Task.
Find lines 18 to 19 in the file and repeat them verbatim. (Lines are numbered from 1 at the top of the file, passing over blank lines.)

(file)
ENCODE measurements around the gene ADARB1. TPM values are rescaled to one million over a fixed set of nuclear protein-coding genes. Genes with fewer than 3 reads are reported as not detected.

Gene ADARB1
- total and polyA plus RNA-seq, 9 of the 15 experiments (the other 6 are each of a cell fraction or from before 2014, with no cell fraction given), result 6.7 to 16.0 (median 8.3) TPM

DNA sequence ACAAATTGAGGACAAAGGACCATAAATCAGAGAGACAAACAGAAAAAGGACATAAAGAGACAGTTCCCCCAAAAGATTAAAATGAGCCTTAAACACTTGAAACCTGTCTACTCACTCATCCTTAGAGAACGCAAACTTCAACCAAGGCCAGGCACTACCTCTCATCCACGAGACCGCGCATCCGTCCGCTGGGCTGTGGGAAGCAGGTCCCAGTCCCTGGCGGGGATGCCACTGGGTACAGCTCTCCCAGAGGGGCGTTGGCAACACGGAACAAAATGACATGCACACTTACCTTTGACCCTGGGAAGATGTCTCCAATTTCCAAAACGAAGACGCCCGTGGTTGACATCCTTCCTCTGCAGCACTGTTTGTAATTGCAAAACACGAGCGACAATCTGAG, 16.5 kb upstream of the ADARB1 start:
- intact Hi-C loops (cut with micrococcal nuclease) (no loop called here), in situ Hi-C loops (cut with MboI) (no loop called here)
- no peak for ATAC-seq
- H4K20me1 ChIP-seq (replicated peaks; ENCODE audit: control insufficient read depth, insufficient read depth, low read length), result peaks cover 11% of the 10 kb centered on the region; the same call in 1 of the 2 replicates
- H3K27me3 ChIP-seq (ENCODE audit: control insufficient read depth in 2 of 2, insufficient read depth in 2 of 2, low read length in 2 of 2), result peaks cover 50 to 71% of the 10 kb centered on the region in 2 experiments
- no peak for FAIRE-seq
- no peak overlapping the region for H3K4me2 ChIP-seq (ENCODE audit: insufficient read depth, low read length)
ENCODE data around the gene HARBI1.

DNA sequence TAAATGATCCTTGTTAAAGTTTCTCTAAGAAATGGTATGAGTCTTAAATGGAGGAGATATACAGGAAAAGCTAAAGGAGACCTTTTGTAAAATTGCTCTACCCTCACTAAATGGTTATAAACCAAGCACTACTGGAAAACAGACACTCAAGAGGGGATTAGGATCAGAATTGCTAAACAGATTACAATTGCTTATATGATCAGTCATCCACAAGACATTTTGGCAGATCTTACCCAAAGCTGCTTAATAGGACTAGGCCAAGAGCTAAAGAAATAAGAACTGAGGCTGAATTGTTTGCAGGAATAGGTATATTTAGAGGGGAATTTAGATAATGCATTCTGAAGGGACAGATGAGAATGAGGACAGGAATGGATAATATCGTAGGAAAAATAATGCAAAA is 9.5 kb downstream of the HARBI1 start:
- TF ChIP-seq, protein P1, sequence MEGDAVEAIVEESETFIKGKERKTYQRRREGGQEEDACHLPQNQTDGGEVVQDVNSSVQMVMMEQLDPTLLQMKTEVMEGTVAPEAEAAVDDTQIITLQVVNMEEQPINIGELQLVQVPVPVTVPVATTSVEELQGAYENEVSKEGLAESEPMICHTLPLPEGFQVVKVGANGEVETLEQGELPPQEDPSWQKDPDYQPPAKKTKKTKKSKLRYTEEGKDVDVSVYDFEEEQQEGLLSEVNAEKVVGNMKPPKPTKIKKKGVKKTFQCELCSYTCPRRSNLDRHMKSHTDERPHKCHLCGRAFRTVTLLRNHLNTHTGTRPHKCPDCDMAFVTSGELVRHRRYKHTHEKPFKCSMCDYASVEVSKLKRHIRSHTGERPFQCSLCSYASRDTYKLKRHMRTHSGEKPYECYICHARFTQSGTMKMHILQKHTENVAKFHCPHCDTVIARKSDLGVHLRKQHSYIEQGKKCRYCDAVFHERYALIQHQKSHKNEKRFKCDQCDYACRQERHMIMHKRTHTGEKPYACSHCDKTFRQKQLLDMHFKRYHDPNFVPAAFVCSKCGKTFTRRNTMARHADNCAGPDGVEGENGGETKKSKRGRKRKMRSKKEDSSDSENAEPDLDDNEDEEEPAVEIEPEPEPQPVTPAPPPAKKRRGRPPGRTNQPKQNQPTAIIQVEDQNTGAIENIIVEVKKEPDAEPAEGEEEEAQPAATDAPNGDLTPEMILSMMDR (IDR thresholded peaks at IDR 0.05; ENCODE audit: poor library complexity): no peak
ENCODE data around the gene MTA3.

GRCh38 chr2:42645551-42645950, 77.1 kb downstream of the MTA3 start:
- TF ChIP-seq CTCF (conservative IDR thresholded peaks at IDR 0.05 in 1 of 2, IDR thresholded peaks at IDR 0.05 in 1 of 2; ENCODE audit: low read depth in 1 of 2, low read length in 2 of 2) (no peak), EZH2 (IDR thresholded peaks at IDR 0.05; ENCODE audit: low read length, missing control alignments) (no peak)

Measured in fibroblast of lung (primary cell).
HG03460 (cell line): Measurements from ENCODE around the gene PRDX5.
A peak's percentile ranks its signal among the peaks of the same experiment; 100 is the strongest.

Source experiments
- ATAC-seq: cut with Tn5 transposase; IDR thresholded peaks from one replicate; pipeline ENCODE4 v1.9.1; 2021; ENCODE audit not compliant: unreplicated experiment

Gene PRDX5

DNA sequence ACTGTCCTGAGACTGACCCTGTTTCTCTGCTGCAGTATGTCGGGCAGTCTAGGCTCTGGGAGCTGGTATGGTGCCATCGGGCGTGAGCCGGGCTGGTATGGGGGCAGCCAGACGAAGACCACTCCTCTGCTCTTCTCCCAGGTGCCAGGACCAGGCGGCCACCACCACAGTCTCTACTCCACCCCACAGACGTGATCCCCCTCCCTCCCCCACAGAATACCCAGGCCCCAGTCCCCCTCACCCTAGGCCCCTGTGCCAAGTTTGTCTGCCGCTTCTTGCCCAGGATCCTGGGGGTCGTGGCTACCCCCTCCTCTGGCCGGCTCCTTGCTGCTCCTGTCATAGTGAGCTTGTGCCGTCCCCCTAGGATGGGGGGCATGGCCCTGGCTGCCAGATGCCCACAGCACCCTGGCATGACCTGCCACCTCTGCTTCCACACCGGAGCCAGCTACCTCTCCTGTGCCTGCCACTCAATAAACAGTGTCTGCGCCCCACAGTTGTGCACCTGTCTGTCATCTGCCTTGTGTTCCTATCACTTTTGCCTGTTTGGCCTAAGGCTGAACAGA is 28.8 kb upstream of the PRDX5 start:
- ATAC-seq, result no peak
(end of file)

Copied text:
HG03460 (cell line): Measurements from ENCODE around the gene PRDX5.
A peak's percentile ranks its signal among the peaks of the same experiment; 100 is the strongest.